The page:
Etc. Magazine;s Laura Cartledge interviewed Xobo's Stéphan Silver in this month's issue. We thought that we would share it with you:
Homes reflect the way we live, so for Stephan Silver it made sense for furniture to take its lead from how we move too.
"We are more transient, we move about a lot and we live fast paced lives," explains the lead designer of Xobo Furniture.
"I was trying to move away from furniture as static objects that just sit there - if it can move with you, that has to be better."
Coming from an architectural background, the Brighton creative admits he's always relished the freedom that comes with furniture.
The result is that Stephan's furniture balances playful elements with function, which he recalls, proved the perfect combination for his first private commission - creating pieces for a child's bedroom.
"All of a sudden, because you are designing for children, you think this needs to be fun and imaginative."
"A lot of the time architects can be restricted because of all the constraints placed upon them, but this was inside a house - it didn't involve planning - it was so nice to be free and do what I wanted," he enthuses.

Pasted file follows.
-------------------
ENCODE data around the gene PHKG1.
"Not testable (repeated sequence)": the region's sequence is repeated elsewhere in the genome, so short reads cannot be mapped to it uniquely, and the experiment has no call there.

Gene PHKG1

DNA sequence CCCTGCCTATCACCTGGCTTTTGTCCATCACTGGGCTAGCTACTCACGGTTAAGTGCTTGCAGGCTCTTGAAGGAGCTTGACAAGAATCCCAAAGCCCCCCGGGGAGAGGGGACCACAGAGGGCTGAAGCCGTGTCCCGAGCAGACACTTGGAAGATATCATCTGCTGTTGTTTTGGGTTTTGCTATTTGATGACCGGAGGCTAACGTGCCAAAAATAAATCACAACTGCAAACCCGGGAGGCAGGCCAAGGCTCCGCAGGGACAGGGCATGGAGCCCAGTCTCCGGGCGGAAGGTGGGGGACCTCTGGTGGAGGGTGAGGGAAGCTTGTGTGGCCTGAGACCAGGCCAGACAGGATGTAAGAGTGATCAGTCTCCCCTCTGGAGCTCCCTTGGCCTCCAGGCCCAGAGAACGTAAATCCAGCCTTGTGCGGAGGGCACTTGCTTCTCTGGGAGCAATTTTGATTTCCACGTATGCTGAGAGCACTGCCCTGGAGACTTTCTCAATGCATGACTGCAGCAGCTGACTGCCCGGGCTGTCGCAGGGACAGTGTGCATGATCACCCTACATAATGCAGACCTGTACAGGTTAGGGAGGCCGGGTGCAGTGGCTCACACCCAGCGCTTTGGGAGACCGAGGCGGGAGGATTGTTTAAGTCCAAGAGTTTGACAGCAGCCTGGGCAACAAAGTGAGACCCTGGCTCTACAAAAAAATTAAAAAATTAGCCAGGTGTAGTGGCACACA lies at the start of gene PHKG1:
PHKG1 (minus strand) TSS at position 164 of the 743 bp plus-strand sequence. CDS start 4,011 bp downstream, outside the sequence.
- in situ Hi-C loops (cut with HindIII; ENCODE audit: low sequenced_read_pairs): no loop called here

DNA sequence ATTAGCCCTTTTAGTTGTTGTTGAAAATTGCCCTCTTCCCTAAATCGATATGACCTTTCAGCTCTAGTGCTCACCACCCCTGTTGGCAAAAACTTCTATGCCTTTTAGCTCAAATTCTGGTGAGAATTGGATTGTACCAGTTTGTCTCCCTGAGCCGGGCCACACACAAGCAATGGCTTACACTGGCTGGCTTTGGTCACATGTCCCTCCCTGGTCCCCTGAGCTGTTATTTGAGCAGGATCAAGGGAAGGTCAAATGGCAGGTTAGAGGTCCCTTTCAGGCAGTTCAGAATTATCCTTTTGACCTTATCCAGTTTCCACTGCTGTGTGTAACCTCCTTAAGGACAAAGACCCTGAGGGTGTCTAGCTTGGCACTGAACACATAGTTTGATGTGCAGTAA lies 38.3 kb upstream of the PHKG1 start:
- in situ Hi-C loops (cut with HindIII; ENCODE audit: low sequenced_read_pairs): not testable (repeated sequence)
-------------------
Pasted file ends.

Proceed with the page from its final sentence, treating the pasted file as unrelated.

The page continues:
"It got picked up by the press and got a lot of attention. From there I designed other pieces of furniture and it kept going."
A pivotal moment then came in the form of a chance to exhibit at a show causing Stephan to take a commercial approach.
"I based it a bit on myself as the initial client because you need to pinpoint it in your head. If you don't have a real person you need to imagine one," he reveals.
"I came up with a funky wardrobe for a studio flat. All the pieces are like sculptures in their own right."
"I did the depth and width of a normal wardrobe and then, instead of the doors, I made it so it could split down the middle."
The result means the wardrobe can open out to transform into a room divider or a book shelf.
This multipurpose quality is important to Stephan, as is the furniture's ability to move as it draws on his other big passion for dance which influences his understanding of people's interaction with space.
"Our spaces are smaller today so why should a bedroom just be somewhere you sleep?" he asks, "Your lounge might be where you eat - it moves about."
While the pieces have traditional roots, based on the gentleman's traveling cases, they are undoubtedly modern.
Constructed from plywood and laminates, Stephan confesses the flat-pack-esque pieces are 'about storage but you see the construction too'.
"A lot of modern design is about hiding that but I like to show as much as possible," he enthuses.
"A lot of them look simple and I want them too, but to do that takes work - my pieces have precision to them and all have an element of hand working to get right."
"Every piece I do I try to develop, so the chair came out of the table design," Stephan adds.
"Being a dancer I wanted people to sit up and have a good posture - it has different stages so you can adjust it to suit."